senior foot health

It is challenging to put your best foot forward when pain permeates each step. Foot issues are normal when we grow older, which is understandable; there are so many intricate bones that bear our bodies’ weight. Additionally, because they are far away from the heart, our feet might not be getting the amount of oxygen-rich blood needed to stay healthy – specifically if a health condition like diabetes restricts blood circulation to the feet.

However, many older adults opt to simply just grin (or grit their teeth) and bear it, as opposed to proactively managing senior foot health. This can result in not only growing discomfort, but compromised mobility and balance problems. Difficulties with the feet could be a warning sign for other health issues that need diagnosis and treatment.

Watch Out for These Common Senior Foot Issues

Foot pain might result from:

  • Dry skin. During the cold winter season, dry skin is common. On the feet, it may cause cracks that aren’t just painful, but set the stage for infection.
  • Callouses and corns. These dense patches of dead skin on the feet usually arise from the irritation from poorly fitting shoes.
  • Bunions. As opposed to corns and callouses, bunions are the result of changes to bone structure. They can be very painful, usually occurring on the exterior part of the big toe joint.
  • Hammertoes. Instead of all of the toes lying flat, hammertoes are misshapen and point up. You may notice a corn in conjunction with the deformed toe.
  • Arthritis. Arthritis can affect any of our joints, including the feet, generating both pain and mobility issues.
  • Plantar fasciitis. Plantar fasciitis is a consequence of bony growths formed when a ligament on the heel becomes inflamed. Walking and standing can be very painful with this issue.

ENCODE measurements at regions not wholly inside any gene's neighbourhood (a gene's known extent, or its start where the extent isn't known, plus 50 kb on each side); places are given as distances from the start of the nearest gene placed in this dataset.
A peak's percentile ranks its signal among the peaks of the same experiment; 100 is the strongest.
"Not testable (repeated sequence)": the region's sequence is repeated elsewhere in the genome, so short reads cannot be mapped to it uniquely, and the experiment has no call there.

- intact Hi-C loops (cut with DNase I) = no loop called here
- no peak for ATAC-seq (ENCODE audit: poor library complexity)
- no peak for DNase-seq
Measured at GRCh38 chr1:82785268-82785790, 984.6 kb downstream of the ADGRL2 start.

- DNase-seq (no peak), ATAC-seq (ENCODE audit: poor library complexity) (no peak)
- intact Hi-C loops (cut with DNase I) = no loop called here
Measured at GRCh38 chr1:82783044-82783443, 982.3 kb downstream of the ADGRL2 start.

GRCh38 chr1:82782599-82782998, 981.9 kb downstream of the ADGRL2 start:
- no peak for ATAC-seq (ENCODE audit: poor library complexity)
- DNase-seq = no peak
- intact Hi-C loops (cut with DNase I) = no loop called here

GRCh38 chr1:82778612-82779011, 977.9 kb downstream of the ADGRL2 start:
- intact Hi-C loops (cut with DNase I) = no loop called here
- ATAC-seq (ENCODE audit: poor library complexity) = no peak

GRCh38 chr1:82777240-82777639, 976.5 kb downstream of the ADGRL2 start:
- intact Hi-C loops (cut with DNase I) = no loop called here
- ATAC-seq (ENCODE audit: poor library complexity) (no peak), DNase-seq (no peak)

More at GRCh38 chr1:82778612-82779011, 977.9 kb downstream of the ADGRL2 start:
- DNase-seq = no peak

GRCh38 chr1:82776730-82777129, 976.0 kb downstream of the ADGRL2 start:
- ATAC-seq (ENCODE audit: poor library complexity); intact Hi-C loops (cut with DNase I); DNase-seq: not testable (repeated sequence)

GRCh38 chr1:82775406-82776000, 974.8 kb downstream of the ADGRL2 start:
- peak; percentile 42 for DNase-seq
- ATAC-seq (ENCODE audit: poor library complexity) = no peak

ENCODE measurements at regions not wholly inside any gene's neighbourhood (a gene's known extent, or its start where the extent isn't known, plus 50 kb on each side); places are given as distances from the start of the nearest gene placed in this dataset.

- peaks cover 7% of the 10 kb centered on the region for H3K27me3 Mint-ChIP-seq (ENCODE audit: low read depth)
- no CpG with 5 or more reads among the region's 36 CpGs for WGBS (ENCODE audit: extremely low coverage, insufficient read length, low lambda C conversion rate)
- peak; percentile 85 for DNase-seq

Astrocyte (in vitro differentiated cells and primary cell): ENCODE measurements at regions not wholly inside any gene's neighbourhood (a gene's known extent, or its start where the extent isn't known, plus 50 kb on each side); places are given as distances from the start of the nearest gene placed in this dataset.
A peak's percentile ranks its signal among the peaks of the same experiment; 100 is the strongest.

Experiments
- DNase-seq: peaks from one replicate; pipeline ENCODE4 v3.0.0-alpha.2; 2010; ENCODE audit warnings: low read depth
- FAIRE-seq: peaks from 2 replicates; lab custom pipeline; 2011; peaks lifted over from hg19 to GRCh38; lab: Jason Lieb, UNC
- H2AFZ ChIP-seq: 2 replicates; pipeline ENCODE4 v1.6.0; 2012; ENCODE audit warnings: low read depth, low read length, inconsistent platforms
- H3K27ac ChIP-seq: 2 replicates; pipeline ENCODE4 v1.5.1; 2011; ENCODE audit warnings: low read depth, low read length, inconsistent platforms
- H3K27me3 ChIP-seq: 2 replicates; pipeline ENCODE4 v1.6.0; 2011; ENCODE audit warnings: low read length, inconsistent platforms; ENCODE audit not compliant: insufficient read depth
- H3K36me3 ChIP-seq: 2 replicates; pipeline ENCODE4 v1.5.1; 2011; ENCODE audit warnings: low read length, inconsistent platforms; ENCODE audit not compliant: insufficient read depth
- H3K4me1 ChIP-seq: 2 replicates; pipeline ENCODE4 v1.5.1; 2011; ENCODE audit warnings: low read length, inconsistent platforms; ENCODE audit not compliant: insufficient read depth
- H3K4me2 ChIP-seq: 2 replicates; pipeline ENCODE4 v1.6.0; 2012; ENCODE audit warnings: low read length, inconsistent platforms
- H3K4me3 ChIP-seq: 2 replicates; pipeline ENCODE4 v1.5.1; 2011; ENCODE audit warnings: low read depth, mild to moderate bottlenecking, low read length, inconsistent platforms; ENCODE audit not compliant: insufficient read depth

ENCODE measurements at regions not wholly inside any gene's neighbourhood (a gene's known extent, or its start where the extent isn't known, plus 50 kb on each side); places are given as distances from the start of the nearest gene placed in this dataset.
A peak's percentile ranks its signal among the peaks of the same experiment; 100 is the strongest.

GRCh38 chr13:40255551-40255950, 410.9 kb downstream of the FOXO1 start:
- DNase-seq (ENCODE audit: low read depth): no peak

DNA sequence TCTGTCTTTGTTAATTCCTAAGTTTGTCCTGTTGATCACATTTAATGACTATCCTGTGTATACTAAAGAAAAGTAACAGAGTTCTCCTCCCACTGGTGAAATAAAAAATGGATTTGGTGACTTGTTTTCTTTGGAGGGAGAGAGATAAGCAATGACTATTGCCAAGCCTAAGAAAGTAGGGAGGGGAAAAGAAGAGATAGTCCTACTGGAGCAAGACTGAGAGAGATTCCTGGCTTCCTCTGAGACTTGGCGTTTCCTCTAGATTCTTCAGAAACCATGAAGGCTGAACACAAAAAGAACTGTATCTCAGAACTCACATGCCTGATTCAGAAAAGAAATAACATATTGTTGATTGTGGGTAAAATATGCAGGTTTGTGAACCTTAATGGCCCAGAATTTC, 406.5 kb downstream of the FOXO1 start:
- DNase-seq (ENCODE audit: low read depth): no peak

• Ingrown toenails. Toenails that grow at a different angle than normal may become ingrown into the flesh of the toe, often requiring a surgical procedure to eliminate.
  • Fungal infections. Damp feet make a great breeding ground for fungus that may occur between the toes.

Dr. Said Atway, clinical professor of podiatry at The Ohio State University Wexner Medical Center, sees seniors suffering from these kinds of issues on both ends of the spectrum: either highly active and developing damage from excessive use, as well as individuals with a sedentary lifestyle experiencing limited circulation to the feet and poor general health. He stresses the significance of proper footwear for older adults, who should keep from going barefoot or wearing shoes with too little support, such as sandals.

To find the best-fitting, most comfortable shoes, he recommends:

  • Shoe shopping later in the day, as gravity causes the feet to swell a bit throughout the day
  • Testing out shoes by walking around in them for at least 20 minutes; giving them a test run on a carpeted area at home should avoid any wear on the soles of the shoes, so they can be exchanged if uncomfortable
  • Seeking the advice of a podiatrist regarding the best style of shoe for a senior’s specific concerns

Keeping the feet clean, moisturized, and dry, and performing daily inspections to check for issues, is suggested for all older adults. A yearly visit with the podiatrist can also help prevent problems.

At-Home Care Company, a provider of exceptional in-home care in Des Moines and the surrounding communities, is here to help older adults kick up their heels in many ways: ensuring good foot hygiene, providing transportation to look for shoes or to the podiatrist, taking walks together to enhance blood circulation, and much more! Contact us at 515-292-2650 for a free in-home assessment today.